Tuesday, November 9, 2010

It's like a phone... but with video

Welcome to the future. Our class participated in a video conference with the Royal Tyrell Museum last week and in a word, it was amazing. The conference was seamlessly put together and incorporated multiple teaching techniques that were both age appropriate and engaging. There was a surprising amount of potential given that (beyond the fancy technology) it's still basically a teacher standing in front of a class and presenting the material. As someone who prides myself on being educated on the pros of technology I have to say that I'm slightly disappointed in myself for not realizing how powerful this tool can be.

Speaking of powerful tools, http://www.teachingdegree.org/2009/06/30/50-awesome-ways-to-use-skype-in-the-classroom/ showed me that Skype isn't just for awkward chatting with old friends/family. Everything from guest lectures (especially useful in smaller communities) to helping a classmate at home (yikes, there goes the idea of a "sick day"!) this website outlines some "awesome" ways to integrate skype into the classroom.

The skype integration idea that intrigued me the most was http://www.epals.com/. When I saw this site I could not stop imagining the life changing potential that this program has. Friends can be created across continents, students can hear a foreign language they are studying first hand, and cultures can be explored at the personal level.  Instead of students learning that Turkish culture is X, Y & Z, they can learn from students their own age and hear what living in Turkey really means. And conversely, students in Canada become more aware of their own cultural identity while gaining some perspective on how fortunate we are to live where we do. I look forward to using it in my own classroom someday.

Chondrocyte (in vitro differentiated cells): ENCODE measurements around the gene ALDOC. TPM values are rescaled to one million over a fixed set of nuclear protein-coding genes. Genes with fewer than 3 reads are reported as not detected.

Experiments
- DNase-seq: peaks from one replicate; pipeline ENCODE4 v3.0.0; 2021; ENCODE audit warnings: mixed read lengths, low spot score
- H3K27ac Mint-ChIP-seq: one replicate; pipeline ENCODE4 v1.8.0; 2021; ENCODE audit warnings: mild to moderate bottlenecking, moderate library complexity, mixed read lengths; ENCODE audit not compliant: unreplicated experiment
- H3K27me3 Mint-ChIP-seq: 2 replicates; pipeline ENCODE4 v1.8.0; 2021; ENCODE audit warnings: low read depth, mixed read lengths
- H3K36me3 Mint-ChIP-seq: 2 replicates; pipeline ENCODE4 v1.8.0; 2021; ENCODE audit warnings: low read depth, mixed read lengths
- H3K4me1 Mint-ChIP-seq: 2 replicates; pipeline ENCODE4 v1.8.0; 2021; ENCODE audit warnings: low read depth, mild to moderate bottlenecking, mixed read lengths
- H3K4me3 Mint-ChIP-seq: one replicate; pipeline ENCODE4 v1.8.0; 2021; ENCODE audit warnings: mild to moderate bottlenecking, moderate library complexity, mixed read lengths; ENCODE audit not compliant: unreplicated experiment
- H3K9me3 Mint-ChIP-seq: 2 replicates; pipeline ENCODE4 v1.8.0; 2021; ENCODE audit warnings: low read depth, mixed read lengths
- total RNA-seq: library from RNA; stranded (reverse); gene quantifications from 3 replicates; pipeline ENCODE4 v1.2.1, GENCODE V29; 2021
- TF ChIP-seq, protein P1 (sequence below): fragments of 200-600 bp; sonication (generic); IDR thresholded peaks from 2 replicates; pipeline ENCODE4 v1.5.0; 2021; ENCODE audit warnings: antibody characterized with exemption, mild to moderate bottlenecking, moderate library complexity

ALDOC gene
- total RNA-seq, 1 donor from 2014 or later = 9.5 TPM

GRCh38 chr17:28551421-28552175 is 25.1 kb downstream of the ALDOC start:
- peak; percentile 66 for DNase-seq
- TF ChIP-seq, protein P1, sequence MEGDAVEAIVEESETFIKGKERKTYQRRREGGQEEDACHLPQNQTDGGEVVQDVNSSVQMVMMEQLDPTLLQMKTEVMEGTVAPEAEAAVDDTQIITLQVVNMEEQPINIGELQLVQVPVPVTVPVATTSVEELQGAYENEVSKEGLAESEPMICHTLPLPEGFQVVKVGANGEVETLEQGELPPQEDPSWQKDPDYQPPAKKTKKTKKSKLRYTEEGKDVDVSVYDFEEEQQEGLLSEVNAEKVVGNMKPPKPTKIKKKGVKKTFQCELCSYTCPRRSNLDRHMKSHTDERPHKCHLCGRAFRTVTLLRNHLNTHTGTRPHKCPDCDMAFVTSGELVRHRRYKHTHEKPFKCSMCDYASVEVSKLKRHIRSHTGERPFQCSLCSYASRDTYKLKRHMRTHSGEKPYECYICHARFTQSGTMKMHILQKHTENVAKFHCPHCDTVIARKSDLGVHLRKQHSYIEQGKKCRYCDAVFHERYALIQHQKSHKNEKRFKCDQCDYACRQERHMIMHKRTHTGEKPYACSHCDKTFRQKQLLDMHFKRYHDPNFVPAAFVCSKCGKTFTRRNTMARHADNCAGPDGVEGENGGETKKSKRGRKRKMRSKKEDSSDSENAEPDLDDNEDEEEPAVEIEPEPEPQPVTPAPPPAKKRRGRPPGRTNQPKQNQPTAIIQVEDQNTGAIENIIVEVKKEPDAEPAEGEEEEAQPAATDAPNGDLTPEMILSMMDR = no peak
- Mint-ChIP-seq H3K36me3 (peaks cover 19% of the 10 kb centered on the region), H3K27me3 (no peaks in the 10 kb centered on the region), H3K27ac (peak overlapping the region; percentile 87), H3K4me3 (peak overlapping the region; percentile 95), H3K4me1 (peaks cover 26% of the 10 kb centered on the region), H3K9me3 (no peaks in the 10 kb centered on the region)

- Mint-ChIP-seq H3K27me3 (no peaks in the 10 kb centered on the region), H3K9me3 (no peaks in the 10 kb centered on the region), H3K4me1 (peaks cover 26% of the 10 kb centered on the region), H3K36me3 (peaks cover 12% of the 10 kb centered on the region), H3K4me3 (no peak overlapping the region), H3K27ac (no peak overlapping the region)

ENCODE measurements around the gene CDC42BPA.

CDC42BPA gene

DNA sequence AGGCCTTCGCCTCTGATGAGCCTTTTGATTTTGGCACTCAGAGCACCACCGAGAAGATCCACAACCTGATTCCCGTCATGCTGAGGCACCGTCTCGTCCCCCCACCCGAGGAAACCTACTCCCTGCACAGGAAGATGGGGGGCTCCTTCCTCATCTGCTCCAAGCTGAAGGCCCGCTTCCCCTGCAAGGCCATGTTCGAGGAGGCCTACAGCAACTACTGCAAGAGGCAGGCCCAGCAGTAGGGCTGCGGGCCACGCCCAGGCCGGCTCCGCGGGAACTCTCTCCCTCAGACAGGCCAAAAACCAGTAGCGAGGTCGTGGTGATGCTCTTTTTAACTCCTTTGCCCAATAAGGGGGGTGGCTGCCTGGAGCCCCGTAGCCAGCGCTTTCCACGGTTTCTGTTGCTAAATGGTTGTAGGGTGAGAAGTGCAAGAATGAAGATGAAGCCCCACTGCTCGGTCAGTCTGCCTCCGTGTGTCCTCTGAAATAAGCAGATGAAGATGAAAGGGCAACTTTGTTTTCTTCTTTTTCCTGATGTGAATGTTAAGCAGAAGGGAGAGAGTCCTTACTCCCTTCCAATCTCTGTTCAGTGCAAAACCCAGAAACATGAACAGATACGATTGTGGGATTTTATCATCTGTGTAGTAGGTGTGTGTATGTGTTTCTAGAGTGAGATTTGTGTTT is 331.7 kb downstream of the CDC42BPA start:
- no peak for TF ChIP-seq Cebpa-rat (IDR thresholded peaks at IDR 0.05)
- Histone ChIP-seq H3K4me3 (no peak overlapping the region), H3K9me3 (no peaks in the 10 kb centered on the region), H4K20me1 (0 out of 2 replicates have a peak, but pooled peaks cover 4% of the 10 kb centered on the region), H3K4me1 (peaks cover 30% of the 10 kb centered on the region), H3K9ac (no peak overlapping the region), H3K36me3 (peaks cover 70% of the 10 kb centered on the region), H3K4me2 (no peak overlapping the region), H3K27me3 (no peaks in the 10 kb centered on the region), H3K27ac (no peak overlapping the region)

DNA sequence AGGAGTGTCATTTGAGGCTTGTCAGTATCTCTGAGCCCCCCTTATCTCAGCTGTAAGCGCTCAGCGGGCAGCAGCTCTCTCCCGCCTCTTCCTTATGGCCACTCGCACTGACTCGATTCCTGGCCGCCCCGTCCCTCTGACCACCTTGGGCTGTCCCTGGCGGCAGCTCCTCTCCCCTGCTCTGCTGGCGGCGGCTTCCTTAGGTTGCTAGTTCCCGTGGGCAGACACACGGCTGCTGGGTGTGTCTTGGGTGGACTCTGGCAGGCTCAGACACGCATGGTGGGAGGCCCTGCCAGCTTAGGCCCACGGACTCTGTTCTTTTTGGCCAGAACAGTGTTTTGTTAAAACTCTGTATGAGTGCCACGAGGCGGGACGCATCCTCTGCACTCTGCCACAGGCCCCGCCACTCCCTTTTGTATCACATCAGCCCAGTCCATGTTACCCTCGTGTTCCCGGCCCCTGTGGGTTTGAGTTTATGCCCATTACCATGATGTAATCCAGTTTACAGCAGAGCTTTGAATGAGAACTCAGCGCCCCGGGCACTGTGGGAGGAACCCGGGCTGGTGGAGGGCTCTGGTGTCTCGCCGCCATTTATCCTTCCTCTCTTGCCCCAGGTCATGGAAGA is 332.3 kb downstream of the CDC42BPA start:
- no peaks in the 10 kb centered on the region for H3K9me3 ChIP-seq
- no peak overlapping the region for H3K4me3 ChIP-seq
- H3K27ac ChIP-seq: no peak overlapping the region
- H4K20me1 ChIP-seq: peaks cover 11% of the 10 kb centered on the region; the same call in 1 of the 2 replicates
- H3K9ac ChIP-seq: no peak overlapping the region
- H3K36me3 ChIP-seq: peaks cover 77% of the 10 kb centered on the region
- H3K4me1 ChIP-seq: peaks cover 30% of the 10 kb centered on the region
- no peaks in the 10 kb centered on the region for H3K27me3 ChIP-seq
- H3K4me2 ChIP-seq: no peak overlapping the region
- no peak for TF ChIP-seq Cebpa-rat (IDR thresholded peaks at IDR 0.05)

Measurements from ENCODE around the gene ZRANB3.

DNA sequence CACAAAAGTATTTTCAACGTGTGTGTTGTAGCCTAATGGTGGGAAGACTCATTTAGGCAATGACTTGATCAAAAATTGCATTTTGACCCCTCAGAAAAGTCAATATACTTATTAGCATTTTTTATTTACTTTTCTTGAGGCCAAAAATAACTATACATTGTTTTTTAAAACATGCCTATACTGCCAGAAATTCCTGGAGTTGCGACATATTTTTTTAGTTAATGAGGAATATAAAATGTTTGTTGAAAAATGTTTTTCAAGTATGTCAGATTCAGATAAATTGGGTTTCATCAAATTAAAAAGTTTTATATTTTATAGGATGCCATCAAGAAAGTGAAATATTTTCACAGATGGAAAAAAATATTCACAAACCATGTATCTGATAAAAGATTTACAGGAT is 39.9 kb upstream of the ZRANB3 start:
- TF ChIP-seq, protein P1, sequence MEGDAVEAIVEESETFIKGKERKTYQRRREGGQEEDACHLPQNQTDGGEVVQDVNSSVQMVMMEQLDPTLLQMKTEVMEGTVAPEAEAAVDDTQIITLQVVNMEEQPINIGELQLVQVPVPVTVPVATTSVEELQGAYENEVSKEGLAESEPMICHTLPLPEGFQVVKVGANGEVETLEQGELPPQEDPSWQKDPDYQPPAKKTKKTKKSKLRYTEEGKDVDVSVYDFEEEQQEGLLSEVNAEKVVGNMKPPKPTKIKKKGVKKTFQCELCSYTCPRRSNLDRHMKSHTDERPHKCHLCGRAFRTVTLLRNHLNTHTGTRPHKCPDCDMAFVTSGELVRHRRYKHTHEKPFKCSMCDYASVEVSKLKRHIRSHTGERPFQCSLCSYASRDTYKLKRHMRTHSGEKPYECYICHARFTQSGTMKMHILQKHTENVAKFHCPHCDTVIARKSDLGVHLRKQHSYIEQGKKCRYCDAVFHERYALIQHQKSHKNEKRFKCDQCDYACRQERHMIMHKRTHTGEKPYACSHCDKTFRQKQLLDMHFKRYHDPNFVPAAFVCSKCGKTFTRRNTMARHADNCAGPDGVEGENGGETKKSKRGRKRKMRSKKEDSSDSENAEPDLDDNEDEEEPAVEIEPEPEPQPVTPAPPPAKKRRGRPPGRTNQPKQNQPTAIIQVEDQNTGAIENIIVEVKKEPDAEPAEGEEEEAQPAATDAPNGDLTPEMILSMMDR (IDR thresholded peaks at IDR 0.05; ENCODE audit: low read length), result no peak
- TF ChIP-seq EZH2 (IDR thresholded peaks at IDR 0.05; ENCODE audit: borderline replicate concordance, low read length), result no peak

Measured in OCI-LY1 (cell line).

Friday, October 22, 2010

Creating Savvy Students

The internet is a scary place full of predators and viruses but it is also a magical place with double rainbows and every book ever written. It is the single most valuable resource for both teachers and students. This makes web awareness not only useful but essential for children growing up in a digital world. The internet threats to students are both personal (web safety and marketing) and academic (authenticity and copyrights) making it an important issue to tackle in the classroom. We as teachers must go beyond preaching against the evils of the internet and avoid simply reciting frightening facts. Teachers must provide tools, or at least provide the steps to create the tools, necessary for students to exist autonomously and safely online. Students will not always have guidance when navigating the internet and they will frequently end up on new sites and faced with new information. Teachers cannot prepare every student for every situation, instead they must create savvy students who can make judgments and adjustments on the fly in the real world. So how do we do it? Well since I'm not even really a teacher yet I can't really tell you. But what I can offer is some strategies that have helped me in my past that I found particularly effective:

Stress the connection that the online world has with the real one, ask students if they would behave in a similar manner if the online interaction was taking place face to face.

Don't stress the small stuff. Too often young people are criticized for their slang, online behaviour or choice of picture. Be critical about it, don't just react to something that you don't understand or are uncomfortable with. By staying quiet for the small things it will make your voice louder when you speak about the bigger issues.

Be a role model. Use the internet in positive ways and expose your students to it. Show the potential of technology and show that "old" people love technology too. Then your issues with it will come from a place of knowledge not from being "out of touch."

I'm sure I have a few more strategies but this post is way too long for what it was supposed to be. I'm not even sure I really talked about "web awareness" as much as I should have. Oh well, if I helped one person with some ideas then it's worth it.

Monday, October 11, 2010

300 Years of Canada

 300 Years of Canada

Grade 5 Social Studies